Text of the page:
Preparing for baby
Thinking ahead, doing some research and planning for baby’s arrival can go a long way to helping you feel more in control when you need to be.
Relaxation and Sleep…
One of the things mums-to-be are often warned about is the sleep deprivation that lies ahead. But it can be somewhat unhelpful to have warning of something you can’t do much about in advance. People will recommend getting as much sleep as you can before baby arrives, but many women find that getting comfortable and sleeping well is already tricky in late pregnancy. The kicking of tiny feet, or a bladder that needs emptying frequently certainly don’t help the cause! It’s handy, therefore, to learn some useful techniques for being able to nod off or even just to relax, when you do get the chance. Many of the techniques learned in hypnobirthing courses can be applied to inducing a relaxed state at any time. Or you could download a guided relaxation app and get into the habit of listening to it now, so that later on it will have that sleep association for you. Funnily enough, many of the techniques for helping babies sleep well work for their mothers too, such as getting out into the fresh air and daylight every day, having a set bedtime routine in the evening, using blackout curtains to keep your room dark, and listening to white noise as you nod off.
Build a support system…
If you have family members who are happy to pitch in with advice and support then that’s perfect. If you don’t have close friends or family nearby who are able to lend a hand then you might want to think about who you can lean on if you need to. Identify your nearest Plunket drop-in centre and keep the number for the Plunket helpline somewhere handy (0800 933 922). If possible, it might be worth budgeting in advance for a Karitane nurse, baby whisperer or sleep consultant in case you need some expert advice. There’s no shame in paying for assistance if you can afford it, and it could well help you get a handle on things.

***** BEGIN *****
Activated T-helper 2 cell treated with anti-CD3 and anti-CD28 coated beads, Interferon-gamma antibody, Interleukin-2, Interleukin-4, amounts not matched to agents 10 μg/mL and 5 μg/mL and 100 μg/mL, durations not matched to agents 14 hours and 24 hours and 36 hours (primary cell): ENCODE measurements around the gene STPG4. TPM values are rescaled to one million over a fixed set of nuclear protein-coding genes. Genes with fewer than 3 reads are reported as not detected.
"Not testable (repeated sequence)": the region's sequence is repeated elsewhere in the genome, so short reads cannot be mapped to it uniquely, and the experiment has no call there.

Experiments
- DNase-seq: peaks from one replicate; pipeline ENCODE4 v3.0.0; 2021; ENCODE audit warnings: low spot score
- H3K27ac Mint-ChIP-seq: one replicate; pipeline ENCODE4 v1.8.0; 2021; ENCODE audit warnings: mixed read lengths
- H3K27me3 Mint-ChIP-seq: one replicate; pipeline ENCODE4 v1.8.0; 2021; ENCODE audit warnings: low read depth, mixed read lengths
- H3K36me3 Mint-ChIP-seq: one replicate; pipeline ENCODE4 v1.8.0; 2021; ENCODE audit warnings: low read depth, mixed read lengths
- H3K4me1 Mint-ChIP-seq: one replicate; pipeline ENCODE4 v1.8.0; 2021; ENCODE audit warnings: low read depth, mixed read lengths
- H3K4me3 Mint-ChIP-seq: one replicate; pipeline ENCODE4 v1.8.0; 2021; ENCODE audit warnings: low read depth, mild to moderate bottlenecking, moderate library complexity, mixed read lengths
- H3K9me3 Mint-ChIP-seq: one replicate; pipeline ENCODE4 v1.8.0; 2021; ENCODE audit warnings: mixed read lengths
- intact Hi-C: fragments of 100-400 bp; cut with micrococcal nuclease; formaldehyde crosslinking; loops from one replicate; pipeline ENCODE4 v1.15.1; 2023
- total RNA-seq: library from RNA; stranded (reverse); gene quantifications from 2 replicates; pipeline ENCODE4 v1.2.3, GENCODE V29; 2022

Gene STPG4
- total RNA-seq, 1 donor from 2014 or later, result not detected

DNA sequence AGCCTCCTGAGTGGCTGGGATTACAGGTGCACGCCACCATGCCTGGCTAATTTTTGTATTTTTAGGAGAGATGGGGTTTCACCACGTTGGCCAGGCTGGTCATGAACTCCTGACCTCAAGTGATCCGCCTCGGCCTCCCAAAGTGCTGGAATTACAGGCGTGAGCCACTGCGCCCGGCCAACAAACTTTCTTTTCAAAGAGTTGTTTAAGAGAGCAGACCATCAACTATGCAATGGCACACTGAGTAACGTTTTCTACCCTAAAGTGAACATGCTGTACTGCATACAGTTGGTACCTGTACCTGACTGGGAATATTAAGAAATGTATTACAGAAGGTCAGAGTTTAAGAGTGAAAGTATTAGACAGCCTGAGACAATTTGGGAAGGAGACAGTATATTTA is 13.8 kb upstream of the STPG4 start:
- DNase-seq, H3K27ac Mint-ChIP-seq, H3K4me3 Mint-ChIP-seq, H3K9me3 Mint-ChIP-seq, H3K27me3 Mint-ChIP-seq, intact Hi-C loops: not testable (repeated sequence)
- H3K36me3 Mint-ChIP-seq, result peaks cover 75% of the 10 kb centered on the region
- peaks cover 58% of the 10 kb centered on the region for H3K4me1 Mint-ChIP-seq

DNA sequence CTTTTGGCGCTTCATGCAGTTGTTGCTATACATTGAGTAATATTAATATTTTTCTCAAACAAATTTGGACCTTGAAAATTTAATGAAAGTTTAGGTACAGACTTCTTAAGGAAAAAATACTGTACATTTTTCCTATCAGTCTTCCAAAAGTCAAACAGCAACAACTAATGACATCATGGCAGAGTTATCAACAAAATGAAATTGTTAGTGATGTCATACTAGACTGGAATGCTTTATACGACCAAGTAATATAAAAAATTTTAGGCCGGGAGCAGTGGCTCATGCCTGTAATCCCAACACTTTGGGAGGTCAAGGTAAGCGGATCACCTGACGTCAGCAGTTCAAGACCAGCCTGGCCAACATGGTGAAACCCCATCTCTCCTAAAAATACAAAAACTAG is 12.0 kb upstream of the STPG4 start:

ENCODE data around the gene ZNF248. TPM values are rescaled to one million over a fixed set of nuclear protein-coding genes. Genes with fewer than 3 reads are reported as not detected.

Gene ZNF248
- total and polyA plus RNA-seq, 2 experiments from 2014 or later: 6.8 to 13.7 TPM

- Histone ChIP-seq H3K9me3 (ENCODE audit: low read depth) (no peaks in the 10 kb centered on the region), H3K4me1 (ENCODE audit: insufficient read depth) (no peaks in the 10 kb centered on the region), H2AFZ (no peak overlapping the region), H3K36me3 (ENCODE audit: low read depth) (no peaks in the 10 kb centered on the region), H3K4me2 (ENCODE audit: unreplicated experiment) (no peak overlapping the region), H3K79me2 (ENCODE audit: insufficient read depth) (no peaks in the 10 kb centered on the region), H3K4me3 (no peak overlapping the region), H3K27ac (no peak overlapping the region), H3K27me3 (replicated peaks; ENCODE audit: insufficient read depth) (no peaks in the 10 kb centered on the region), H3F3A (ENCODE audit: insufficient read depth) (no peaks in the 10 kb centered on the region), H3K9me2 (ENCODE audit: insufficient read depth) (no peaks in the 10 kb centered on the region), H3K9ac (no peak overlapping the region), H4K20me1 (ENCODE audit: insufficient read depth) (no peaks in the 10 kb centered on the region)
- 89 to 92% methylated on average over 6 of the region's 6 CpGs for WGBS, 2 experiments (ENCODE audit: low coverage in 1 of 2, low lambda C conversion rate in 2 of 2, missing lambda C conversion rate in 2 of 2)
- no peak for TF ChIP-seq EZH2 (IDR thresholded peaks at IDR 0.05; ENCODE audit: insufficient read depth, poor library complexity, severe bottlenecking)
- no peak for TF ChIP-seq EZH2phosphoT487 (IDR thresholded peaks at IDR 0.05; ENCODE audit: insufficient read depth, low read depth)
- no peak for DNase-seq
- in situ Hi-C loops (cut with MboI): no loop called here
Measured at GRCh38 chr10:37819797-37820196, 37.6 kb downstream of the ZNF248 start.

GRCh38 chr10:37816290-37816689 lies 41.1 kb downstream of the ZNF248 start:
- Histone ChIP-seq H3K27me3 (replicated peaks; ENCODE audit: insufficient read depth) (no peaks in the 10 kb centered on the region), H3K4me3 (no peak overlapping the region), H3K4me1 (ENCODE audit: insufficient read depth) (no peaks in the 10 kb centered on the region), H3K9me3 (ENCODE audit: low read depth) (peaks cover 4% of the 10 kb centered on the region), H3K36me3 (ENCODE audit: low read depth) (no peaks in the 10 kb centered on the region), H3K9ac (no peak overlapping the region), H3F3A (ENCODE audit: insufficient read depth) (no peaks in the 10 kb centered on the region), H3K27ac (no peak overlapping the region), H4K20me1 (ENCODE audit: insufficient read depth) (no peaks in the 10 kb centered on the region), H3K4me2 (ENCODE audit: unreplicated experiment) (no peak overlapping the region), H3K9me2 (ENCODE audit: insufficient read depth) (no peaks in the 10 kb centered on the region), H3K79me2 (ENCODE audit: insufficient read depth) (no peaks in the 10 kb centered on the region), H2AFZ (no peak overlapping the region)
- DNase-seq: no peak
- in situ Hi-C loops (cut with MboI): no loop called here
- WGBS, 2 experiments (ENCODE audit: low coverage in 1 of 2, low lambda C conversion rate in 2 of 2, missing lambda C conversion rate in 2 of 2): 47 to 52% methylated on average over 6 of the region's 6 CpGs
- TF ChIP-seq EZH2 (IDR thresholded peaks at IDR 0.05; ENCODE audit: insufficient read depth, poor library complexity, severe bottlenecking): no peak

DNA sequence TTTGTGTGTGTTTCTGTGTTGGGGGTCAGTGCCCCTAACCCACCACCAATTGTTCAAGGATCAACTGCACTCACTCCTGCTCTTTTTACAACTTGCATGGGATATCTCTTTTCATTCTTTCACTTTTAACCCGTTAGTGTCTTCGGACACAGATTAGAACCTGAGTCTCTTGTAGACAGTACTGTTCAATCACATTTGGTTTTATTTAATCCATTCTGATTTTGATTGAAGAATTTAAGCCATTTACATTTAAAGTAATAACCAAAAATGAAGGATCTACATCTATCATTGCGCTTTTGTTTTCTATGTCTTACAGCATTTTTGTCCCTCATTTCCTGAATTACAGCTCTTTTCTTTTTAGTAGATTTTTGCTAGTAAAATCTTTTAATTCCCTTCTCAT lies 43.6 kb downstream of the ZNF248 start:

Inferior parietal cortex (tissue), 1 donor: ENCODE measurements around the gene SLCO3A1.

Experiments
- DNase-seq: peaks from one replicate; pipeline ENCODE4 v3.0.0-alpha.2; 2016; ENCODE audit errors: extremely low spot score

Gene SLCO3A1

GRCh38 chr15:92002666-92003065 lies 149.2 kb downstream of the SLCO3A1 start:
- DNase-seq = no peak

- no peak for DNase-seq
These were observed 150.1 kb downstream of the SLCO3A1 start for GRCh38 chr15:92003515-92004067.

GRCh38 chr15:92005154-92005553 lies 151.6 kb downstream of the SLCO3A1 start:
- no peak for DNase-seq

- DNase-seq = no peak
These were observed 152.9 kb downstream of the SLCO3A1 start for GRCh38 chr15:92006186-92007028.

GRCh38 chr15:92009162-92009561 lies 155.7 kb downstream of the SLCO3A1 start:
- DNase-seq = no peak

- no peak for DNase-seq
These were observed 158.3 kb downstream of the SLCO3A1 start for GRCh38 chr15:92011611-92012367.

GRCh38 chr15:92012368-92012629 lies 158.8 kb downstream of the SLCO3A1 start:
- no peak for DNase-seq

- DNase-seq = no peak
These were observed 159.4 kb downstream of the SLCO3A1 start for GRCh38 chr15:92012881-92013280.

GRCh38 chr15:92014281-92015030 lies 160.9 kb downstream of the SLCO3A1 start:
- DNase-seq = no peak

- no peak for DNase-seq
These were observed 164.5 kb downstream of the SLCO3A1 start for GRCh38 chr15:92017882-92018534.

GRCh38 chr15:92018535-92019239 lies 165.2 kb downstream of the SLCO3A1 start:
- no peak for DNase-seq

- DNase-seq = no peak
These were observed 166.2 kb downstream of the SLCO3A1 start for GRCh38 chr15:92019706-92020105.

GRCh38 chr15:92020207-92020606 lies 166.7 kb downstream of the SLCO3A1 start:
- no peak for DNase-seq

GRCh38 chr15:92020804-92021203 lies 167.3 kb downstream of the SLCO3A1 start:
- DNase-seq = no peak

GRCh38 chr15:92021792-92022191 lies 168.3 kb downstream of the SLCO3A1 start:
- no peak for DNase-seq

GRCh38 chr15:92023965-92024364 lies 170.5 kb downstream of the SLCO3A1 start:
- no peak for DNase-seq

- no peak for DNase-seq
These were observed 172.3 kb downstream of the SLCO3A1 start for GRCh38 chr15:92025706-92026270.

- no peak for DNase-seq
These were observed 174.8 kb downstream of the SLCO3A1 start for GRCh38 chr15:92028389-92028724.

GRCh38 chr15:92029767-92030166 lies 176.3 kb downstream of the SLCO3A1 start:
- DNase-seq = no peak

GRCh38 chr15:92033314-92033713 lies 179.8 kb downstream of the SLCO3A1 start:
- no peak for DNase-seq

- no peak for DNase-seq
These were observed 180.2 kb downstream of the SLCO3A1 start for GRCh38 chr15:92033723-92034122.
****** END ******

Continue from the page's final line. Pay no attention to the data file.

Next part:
If you’re planning to breastfeed…
Then it can be helpful to school up early, rather than the moment you’re thrown in the deep end. Lactation consultant Trish Warder explains, “Getting breastfeeding up and running can have its challenges; after all you are both learning. And then there is everyone’s advice and it is not all helpful. To feel more confident I suggest learning more about babies and breastfeeding. This is on top of your antenatal classes. In the first weeks after your baby is born you will be tired and you may be confused, so the more knowledge the better: understand how milk is made, how to avoid painful feeding and to grow a good milk production, how to know your baby is getting enough, avoiding mastitis, when and where to seek help….plus much more. Aim to read books and websites that are written by those who really do understand breastfeeding. The best will base their information on research. Here are some I would recommend”:
While you have the headspace…
To think about it, make time to sit down with your partner and discuss what sort of parents you want to be; talk about other parents you admire and why; think about aspects of your own childhood – what you want to do the same and what you might want to do differently. Talk about how you might be able to support each other through the difficult bits. Remember though: while it’s great to have ideals, you won’t be able to live up to them all the time. Know what kind of parents you want to be and strive for that, but be forgiving of yourself at those times when it just doesn’t happen. We may be parents, but we’re still only human.
Have a few nice products…
On hand to treat yourself with, because once baby is here your usual quick pick-me-ups won’t be so easy. Put together your own care package with a fragrance that you find uplifting, a wheat bag to soothe the aches and pains of new motherhood, and a face mask you can smear on for some special treatment. Stock up on yummy food so that when you need to reach for a snack (or a whole meal) after baby arrives there will be plenty to hand. Become au fait with online shopping too, as getting to the supermarket in the early weeks might be a bridge too far. ′
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